US Military's Robotic Submarine Hunter Completes First Tests at Sea

The world's first unmanned ship completed its first performance tests, and is set to join the US Navy in 2018 to hunt enemy submarines lurking in the deep. (Image credit: DARPA)

The ocean's newest predator, a robotic ship designed to help the U.S. military hunt enemy submarines, has completed its first tests at sea.

Called the "Sea Hunter," the 132-foot (40 meters) unmanned vessel is still getting its figurative sea legs, but the performance tests off the coast of San Diego have steered the project on a course to enter the U.S. Navy's fleet by 2018, according to the Defense Advanced Research Projects Agency (DARPA), the branch of the U.S. Department of Defense responsible for developing new technologies for the military.

The Sea Hunter "surpassed all performance objectives for speed, maneuverability, stability, seakeeping, acceleration/deceleration and fuel consumption," representatives from Leidos, the company developing the Sea Hunter, said in a statement.

The autonomous submarine-hunting ship was christened in April, and is part of a DARPA initiative to expand the use of artificial intelligence in the military. The drone ship's mission will be to seek out and neutralize enemy submarines, according to the agency. [Humanoid Robots to Flying Cars: 10 Coolest DARPA Technologies]

Initial tests required a pilot on the ship, but the Sea Hunter is designed for autonomous missions.

"When the Sea Hunter is fully operational, it will be able to stay at sea for three months with no crew and very little remote control, which can be done from thousands of miles away," Leidos officials said in the statement.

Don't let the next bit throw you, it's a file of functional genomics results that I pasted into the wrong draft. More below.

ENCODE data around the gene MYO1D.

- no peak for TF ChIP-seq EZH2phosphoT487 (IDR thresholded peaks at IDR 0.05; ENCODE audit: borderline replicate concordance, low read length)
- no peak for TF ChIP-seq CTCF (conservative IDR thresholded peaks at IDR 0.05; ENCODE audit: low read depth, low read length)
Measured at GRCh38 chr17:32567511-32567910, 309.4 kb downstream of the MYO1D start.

Advanced artificial intelligence software will continuously navigate the Sea Hunter safely around other ships and in rough waters, according to DARPA. The technology also allows for remote guidance if a specific mission requires it.

"It will still be sailors who are deciding how, when and where to use this new capability and the technology that has made it possible," Scott Littlefield, DARPA program manager, said in a statement when the Sea Hunter was christened.

The Sea Hunter still faces a two-year test program, co-sponsored by DARPA and the Office of Naval Research. Leidos said upcoming tests will include assessments of the ship's sensors, the vessel's autonomous controls and more.

Other DARPA projects being driven by AI include a potential robot battlefield manager that helps decide the next move in a space war, and an AI technology that could decode enemy messages during air reconnaissance missions.

Original article on Live Science.

Kacey Deamer
Staff Writer
Kacey Deamer is a journalist for Live Science, covering planet earth and innovation. She has previously reported for Mother Jones, the Reporter's Committee for Freedom of the Press, Neon Tommy and more. After completing her undergraduate degree in journalism and environmental studies at Ithaca College, Kacey pursued her master's in Specialized Journalism: Climate Change at USC Annenberg. Follow Kacey on Twitter.